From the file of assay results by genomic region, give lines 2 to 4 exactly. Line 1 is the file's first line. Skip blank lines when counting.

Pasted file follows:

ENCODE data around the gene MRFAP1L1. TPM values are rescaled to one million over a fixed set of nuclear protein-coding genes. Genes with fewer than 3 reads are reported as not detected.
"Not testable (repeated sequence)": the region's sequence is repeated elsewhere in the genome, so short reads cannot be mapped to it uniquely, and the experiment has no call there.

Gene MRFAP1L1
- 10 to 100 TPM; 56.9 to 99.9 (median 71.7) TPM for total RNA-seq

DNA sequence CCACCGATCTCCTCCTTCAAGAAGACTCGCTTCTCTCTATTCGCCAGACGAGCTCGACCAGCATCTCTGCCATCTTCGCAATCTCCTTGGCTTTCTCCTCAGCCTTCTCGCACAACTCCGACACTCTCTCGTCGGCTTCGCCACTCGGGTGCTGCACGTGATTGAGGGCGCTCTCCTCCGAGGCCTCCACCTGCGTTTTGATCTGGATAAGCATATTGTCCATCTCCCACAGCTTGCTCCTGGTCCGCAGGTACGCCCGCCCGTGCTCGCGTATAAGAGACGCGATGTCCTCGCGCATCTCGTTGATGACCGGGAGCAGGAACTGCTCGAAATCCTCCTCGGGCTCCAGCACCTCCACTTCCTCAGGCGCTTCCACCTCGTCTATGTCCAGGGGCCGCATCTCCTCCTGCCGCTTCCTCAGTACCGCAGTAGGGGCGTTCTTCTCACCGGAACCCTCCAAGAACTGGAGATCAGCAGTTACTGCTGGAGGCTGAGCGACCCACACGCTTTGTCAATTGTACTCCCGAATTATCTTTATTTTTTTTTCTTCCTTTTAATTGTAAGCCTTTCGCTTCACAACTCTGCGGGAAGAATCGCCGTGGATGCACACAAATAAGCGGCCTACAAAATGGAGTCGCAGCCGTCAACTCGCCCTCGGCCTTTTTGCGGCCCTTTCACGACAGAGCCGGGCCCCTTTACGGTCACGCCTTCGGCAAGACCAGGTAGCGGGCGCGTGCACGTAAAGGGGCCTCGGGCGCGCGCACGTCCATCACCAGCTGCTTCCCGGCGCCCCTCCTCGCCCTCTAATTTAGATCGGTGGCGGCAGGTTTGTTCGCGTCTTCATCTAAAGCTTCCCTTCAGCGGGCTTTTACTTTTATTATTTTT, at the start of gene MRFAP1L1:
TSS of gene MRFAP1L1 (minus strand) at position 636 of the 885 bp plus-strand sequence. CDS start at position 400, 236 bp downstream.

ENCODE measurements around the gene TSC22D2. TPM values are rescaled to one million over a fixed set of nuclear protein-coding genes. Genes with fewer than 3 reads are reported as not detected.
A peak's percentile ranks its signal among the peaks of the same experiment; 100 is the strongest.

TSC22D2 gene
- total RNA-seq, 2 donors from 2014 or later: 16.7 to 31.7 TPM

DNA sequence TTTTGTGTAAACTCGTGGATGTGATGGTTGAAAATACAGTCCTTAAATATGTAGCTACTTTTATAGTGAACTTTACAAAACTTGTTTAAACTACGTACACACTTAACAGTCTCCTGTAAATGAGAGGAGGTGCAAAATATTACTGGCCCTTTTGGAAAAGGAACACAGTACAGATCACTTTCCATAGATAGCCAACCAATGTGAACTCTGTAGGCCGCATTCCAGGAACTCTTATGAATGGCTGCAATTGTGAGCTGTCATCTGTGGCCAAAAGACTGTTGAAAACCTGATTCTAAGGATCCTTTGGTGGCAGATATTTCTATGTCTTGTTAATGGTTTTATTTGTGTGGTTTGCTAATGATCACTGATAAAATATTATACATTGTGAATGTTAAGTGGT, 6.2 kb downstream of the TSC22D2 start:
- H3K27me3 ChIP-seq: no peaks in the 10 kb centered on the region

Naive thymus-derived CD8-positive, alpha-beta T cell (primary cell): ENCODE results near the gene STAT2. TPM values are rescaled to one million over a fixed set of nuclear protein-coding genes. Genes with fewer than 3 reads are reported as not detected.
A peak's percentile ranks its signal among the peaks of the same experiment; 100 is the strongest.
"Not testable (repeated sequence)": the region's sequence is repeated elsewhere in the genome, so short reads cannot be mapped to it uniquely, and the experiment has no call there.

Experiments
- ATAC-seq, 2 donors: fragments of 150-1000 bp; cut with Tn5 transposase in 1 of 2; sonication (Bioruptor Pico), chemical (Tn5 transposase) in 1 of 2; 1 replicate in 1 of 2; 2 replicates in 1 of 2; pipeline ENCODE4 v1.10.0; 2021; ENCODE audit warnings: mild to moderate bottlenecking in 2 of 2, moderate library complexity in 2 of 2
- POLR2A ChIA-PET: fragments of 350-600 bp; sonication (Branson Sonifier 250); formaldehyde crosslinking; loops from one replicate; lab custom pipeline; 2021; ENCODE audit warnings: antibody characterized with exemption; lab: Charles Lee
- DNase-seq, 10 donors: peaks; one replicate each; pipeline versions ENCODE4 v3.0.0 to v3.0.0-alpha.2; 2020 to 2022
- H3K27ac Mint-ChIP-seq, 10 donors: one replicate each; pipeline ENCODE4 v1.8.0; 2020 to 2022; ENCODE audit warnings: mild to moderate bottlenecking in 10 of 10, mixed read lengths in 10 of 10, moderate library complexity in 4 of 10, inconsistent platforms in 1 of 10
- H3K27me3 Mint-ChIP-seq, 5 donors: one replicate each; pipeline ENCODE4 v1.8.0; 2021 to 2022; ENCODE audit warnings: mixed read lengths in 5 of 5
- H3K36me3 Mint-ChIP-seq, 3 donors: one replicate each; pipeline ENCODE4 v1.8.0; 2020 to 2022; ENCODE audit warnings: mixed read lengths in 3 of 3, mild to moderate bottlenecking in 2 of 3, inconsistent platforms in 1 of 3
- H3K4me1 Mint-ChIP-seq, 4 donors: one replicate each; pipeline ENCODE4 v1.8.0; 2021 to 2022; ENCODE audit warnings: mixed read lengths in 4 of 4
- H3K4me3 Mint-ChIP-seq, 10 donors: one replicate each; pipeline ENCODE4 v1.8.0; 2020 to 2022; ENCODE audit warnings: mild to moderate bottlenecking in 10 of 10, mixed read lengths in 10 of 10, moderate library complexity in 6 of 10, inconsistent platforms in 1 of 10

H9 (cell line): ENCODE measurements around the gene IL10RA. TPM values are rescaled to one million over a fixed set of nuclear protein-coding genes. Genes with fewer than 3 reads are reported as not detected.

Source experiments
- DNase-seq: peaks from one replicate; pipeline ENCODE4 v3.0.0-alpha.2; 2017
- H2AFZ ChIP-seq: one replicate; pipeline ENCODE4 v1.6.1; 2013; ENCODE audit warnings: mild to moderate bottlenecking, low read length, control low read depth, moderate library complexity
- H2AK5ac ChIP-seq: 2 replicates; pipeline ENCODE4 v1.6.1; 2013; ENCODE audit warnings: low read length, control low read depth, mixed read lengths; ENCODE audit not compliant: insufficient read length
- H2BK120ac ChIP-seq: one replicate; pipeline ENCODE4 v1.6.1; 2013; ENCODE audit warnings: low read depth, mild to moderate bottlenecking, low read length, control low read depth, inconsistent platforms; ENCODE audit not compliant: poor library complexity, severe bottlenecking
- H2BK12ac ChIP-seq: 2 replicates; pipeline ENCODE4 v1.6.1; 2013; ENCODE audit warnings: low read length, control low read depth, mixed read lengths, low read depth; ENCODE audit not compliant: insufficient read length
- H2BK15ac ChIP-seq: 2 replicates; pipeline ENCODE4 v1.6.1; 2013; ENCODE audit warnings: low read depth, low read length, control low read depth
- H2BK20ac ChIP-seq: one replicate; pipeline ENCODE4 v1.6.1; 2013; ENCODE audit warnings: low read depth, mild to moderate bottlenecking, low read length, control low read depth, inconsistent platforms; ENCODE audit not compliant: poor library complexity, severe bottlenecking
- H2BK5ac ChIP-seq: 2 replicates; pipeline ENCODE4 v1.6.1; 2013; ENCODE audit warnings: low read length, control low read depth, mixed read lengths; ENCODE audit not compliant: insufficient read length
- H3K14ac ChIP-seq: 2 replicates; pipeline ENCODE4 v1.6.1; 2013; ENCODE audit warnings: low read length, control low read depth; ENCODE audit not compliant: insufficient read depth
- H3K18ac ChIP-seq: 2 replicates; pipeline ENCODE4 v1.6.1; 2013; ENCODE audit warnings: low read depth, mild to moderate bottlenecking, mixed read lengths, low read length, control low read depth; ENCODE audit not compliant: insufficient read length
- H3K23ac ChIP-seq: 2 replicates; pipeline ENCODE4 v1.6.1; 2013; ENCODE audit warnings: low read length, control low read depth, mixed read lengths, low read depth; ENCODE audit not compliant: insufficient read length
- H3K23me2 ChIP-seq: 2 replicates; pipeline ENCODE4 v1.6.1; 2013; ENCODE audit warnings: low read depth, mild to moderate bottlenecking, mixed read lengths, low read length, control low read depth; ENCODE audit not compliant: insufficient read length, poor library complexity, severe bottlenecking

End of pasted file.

"Not testable (repeated sequence)": the region's sequence is repeated elsewhere in the genome, so short reads cannot be mapped to it uniquely, and the experiment has no call there.

Gene MRFAP1L1
- 10 to 100 TPM; 56.9 to 99.9 (median 71.7) TPM for total RNA-seq